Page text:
Who can find a virtuous woman,.... This part of the chapter is disjoined from the rest in the Septuagint and Arabic versions; and Huetius (t) thinks it is a composition of some other person, and not Lemuel's mother, whose words he supposes end at Proverbs 31:9; but it is generally thought that what follows to the end of the chapter is a continuance of her words, in which she describes a person as a fit wife for her son. Some think that Bathsheba gave the materials, the sum and substance of this beautiful description, to Solomon; who put it in the artificial form it is, each verse beginning with a letter of the Hebrew alphabet in order till the whole is gone through; though rather it seems to be a composition of Solomon's, describing the character and virtues of his mother Bathsheba. But, be this as it will, the description is drawn up to such a pitch, and wrote in such strong lines, as cannot agree with any of the daughters of fallen Adam, literally understood; not with Bathsheba, the mother of Solomon; nor with the Virgin Mary, as the Papists, who, they fancy, was immaculate and sinless, of which there is no proof; nor indeed with any other; for though some parts of the description may meet in some, and others in others, yet not all in one; wherefore the mystical and spiritual sense of the whole must be sought after. Some by the "virtuous woman" understand the sensitive soul, subject to the understanding and reason, as Gersom; others the Scriptures, as Lyra, which lead to virtue, contain much riches in them, far above rubies; in which men may safely confide as the rule of their faith and practice; and will do them good, and not evil, continually. Others, "Wisdom", who in the beginning of this book is represented as a woman making provision for her household, and said to be more precious than rubies; and is to be understood of Christ; which I should have readily given into, but that this virtuous woman is said to have a husband, Proverbs 31:11; which cannot agree with Christ, who is himself the husband of his church and people, which church of his, I think, is here meant; nor is this a novel sense of the passage, but what is given by many of the ancient Christian writers, as Ambrose, Bede, and others; and whoever compares Proverbs 31:28, with Sol 6:8, will easily see the agreement; and will be led to observe that Solomon wrote both, and had a view to one and the same person, the church of Christ, who is often represented by a "woman", Isaiah 54:1; a woman grown and marriageable, as the Gospel church may be truly said to be, in comparison of the Jewish church, which was the church in infancy; a woman actually married to Christ; a woman fruitful, bringing forth many children to him; a woman beautiful, especially in his eyes, with whom she is the fairest among women; a woman, the weaker vessel, unable to do anything without him, yet everything through him: a "virtuous" one, inviolably chaste in her love and affection to Christ, her husband; steadfast in her adherence, to him by faith, as her Lord and Saviour; incorrupt in doctrine, sincere and spiritual in worship, retaining the purity of discipline, and holiness of life; and holding the mystery of faith in a pure conscience: or a "woman of strength" (u), valour, and courage, as the word signifies, when used of men, 1 Samuel 16:18; The church is militant, has many enemies, and these powerful and mighty, as well as cunning and crafty; yet, with all their power and policy, cannot overcome her; the gates of hell cannot prevail against her; she engages with them all, and is more than a conqueror over them; she is of great spiritual strength, which she, has from Christ, to fight the Lord's battles, to withstand every enemy, to exercise grace, and do every good work; and all her true members persevere to the end: or a "woman of riches" (w); that gets wealth and, riches by her wisdom and prudence, so Aben Ezra; a woman of fortune, as is commonly said: such is the church of Christ, through his unsearchable riches communicated to her; riches of grace she now possesses, and riches of glory she is entitled to. But "who can find" such an one? there is but one to be found (x); though there are many particular churches, there is but one church of the firstborn, consisting of God's elect, of which Christ is the head and husband, Sol 6:9; and there is but one that could find her: even her surety, Saviour, and Redeemer; compare with this Revelation 5:3. This supposes her lost, as she was in Adam; Christ's seeking of her, as he did in redemption, and does in effectual calling; and who perfectly knows her, and all her members, and where they are; and whom he finds out, and bestows on them the blessings of grace and goodness;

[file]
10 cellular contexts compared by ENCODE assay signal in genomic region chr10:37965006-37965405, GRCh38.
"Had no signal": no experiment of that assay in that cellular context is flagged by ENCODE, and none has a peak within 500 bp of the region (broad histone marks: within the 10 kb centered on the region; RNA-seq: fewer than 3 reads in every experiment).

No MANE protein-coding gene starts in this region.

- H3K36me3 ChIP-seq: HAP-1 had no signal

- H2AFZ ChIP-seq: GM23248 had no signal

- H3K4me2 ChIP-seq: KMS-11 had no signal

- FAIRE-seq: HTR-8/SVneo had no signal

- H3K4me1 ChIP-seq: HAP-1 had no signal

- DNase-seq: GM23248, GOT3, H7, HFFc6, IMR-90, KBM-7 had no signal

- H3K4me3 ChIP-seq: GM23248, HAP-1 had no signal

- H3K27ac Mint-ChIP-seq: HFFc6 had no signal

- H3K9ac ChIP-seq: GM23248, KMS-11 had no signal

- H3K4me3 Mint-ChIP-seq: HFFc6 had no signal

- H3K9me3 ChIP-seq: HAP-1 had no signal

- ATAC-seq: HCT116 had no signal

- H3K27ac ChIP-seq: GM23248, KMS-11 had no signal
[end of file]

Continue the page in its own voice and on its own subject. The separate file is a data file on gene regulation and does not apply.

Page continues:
for her price is far above rubies; showing the value Christ her husband puts upon her, the esteem she is had in by him; who reckons her as his portion and inheritance; as preferable to the purest gold, and choicest silver; as his peculiar treasure; as his jewels, and more valuable than the most precious stones: this appears by his undertaking for her; by doing and suffering what he has on her account; the price he has paid for her is far above rubies; she is bought with a price, but not with corruptible things, as silver and gold, but with the precious blood of Christ; the ransom price paid for her is himself, who is more precious than rubies, and all the things that can be desired, 1 Peter 1:18.
(t) Demonstrat. Evangel. Prop. 4. p. 234. (u) "mulierem fortem", V. L. Pagninus, Mercerus; "mulierem virtutis", Montanus, Vatablus; "strenuam", Junius & Tremellus, Piscator, Cocceius, Schultens. (w) "Mulierem opum", so Aben Ezra. (x) "Conjux dea contigit uni", Ovid. Metamorph. l. 11. fol. 6. v. ult.
Jamieson-Fausset-Brown Bible Commentary
10-31. This exquisite picture of a truly lovely wife is conceived and drawn in accordance with the customs of Eastern nations, but its moral teachings suit all climes. In Hebrew the verses begin with the letters of the Hebrew alphabet in order (compare Introduction to Poetical Books).
Who … woman—The question implies that such are rare, though not entirely wanting (compare Pr 18:22; 19:14).
virtuous—literally, "of strength," that is, moral courage (compare Pr 12:4; Ru 3:11).
her price, &c.—(compare Pr 3:15).